As the country continues to reel from a fungal meningitis outbreak — linked to a tainted steroid used to treat back pain — that has sickened 386 people in 19 states and killed 28, the medical industry is debating again about how back pain is treated.
The outbreak revived old arguments about whether back pain sufferers have become too dependent on drugs and surgeries as quick cures — and whether these treatments even work in the long run.
Back pain is the second most common neurological ailment in the United States behind headaches, according to the National Institute of Neurological Disorders and Stroke. More than a quarter of adults experienced lower back pain in the last three months, according to a recent report by the National Center for Health Statistics.
The chiropractic industry is using the outbreak to advocate for more conservative, less invasive approaches to treating back pain, including yoga, acupuncture and, of course, chiropractic care.
The Foundation for Chiropractic Progress in California issued a position paper after the outbreak criticizing what it calls an overuse of drugs to treat back pain. The group said the use of drugs creates addicts and masks pain rather than treating underlying conditions.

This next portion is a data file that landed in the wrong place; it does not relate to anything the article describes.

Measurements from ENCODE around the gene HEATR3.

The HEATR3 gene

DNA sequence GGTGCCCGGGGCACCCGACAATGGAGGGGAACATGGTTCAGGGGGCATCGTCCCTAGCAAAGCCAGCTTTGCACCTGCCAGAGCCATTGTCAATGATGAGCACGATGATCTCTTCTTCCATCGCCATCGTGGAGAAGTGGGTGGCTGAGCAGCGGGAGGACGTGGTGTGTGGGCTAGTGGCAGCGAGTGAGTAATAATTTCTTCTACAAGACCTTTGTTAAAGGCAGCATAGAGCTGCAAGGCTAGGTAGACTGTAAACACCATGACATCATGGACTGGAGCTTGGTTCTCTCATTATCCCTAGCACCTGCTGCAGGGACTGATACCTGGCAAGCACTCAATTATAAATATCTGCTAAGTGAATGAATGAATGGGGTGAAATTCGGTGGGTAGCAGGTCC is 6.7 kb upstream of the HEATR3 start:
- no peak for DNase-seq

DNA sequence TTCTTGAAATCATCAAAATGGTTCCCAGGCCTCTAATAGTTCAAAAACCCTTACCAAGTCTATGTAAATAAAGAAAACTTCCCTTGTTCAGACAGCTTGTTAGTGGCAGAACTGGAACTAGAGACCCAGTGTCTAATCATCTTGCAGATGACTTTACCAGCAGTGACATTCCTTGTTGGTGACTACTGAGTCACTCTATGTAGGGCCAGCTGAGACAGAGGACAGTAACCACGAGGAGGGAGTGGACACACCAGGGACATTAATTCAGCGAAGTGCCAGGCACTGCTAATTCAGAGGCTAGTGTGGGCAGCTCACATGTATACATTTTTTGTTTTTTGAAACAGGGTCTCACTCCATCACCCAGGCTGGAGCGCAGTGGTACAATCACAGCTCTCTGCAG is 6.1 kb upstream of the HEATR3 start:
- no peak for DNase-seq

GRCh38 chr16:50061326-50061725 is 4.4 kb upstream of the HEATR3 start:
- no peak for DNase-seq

I have to take a moment… (DEEP BREATH)
I am NOT a fan of chiropractic. Why? Because it’s unscientific and I’m being kind, there, by not going into more stuff they pull. But to suggest that the meningitis outbreak is correlated to using too many meds is low. The cause of this outbreak was something COMPLETELY different. For chiropractors to take advantage of that reveals their business model – get patients in and keep them coming back.
Here is another story on “spine wellness” (WOW! That term is irritating and ridiculous) as two chiropractors give out free adjustments to the community for marketing purposes in Washington state this weekend.